News on Tuesday that actress Valerie Harper has terminal cancer, with doctors giving her three months to live, quickly led to an outpouring of support from her famous friends and from fans. Harper, now 73, has long been an ally to the LGBT community. She is still adored for her portrayal of Rhoda Morgenstern on The Mary Tyler Moore Show and Rhoda, a role that won her four Emmy awards. Harper talked about her connection with LGBT viewers in this interview with The Advocate in 2006.
The Advocate: Why do you think so many gays identify with Rhoda Morgenstern?
Valerie Harper: Rhoda was somewhat insecure but also very courageous. In Minneapolis she was an outsider; she was Jewish and a New Yorker. She was always chiding Mary about how straight she was. Rhoda had an artistic streak too — I mean, she was a window dresser, but she made the best of it. And her wardrobe was outrageous; she wore those big earrings and crazy outfits. She never wore beige.
When did you first know that gays associated with Rhoda?
Right from the start. One of the earliest interviews I did about Rhoda was with [late author and AIDS activist] Vito Russo, who came to my dressing room to talk with me for The Advocate. My manager, who was gay, said, “Are you sure you want to do an interview for the gay press?” And I said, “Of course!” Vito was lovely — he had a star quality himself. We lost him way too soon. I’ve always felt very strongly about human rights, for blacks, women, and gays. Our Constitution is about equality for all — that’s got to mean something to all of us.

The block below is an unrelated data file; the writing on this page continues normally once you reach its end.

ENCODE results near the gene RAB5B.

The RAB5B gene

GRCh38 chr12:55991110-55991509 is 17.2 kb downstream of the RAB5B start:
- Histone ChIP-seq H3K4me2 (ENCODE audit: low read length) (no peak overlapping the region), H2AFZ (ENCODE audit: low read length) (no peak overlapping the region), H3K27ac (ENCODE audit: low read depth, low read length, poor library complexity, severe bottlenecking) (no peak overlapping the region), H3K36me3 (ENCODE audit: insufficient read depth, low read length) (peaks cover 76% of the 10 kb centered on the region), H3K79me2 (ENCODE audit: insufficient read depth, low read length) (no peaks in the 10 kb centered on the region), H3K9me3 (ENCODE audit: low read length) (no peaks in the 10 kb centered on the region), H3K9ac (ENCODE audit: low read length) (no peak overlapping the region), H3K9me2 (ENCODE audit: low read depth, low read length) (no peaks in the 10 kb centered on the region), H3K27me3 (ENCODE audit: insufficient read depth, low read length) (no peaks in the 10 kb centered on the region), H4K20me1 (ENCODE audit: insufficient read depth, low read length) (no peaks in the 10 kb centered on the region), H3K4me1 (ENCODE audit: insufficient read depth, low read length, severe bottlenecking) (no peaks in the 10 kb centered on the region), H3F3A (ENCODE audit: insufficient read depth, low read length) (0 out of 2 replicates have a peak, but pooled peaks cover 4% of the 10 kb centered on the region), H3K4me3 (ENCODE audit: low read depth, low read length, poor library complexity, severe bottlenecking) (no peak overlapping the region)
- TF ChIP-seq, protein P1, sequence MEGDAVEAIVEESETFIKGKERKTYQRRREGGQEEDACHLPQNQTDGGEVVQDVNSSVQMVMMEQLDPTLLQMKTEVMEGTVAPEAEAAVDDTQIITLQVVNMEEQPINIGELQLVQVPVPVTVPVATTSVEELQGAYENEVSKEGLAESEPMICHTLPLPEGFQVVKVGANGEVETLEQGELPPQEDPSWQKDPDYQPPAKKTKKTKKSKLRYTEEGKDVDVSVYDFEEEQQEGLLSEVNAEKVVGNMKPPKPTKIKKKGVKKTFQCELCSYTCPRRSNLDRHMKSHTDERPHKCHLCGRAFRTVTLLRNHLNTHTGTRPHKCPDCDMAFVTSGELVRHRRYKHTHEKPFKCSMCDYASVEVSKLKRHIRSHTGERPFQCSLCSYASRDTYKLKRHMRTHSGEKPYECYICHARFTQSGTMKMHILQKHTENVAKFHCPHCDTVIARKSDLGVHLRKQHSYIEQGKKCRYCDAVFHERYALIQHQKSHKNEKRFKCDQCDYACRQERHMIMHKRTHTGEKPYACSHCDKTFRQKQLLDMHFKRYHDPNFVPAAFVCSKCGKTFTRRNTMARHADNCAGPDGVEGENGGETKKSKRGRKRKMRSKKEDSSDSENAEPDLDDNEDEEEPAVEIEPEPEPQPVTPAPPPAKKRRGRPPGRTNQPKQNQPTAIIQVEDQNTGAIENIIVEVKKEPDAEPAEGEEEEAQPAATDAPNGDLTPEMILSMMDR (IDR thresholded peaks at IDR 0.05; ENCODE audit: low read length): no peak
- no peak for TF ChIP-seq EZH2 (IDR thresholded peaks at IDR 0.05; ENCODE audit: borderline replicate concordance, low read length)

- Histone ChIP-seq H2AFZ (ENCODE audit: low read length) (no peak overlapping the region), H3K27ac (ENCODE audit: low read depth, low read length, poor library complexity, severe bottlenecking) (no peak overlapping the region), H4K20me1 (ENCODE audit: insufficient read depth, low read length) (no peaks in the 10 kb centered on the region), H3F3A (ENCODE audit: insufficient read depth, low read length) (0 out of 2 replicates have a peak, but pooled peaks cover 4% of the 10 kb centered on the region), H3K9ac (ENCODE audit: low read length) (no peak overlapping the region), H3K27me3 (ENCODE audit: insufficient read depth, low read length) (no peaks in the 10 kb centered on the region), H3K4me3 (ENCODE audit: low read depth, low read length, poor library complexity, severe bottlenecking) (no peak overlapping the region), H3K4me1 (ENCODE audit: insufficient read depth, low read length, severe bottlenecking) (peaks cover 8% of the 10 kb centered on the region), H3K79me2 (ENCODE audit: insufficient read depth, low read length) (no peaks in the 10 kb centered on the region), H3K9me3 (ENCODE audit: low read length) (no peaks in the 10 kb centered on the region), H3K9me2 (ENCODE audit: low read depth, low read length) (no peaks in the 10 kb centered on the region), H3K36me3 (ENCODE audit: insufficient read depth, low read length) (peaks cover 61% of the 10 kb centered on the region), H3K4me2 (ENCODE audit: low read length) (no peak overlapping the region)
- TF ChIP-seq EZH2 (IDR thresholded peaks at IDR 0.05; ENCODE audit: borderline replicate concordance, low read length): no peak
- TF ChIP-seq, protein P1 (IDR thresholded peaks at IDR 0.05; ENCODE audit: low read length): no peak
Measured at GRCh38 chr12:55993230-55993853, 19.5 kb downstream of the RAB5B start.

There’s an episode in season 3 of The Mary Tyler Moore Show where Rhoda dates Phyllis’s brother and Phyllis is horrified to think that he might fall for Rhoda. Then Rhoda breaks the news to Phyllis about her brother.
That he’s gay! Yes, I loved doing that episode. When I tell Phyllis, she says, “Oh, what a relief!” Do you know, when I said that line “He’s gay,” we got the biggest laugh ever on the show? I mean, this was the ’70s, long before Will & Grace or Ellen; there really weren’t gay characters on television back then. The audience laughed and cheered for over a minute. They had to take most of the audience response out for the broadcast cut. It was amazing. That was an extremely well-written episode — we were blessed with brilliant writing on that show.
Mary Tyler Moore once said that she bumped into a drag queen who was dressed up as her. Do you ever see drag queens dressed as Rhoda?
No, but 10 years ago I did an AIDS fund-raiser on Fire Island, and I went dressed as Rhoda with the headgear on and everything. And a bunch of gay men lined up to have their photo taken with me, and many of them had Rhoda scarves wrapped around their heads. It was fantastic! I’ve always been so impressed with the way gays responded to that crisis in their community. They rallied the troops and protected the family. I think it’s incredible.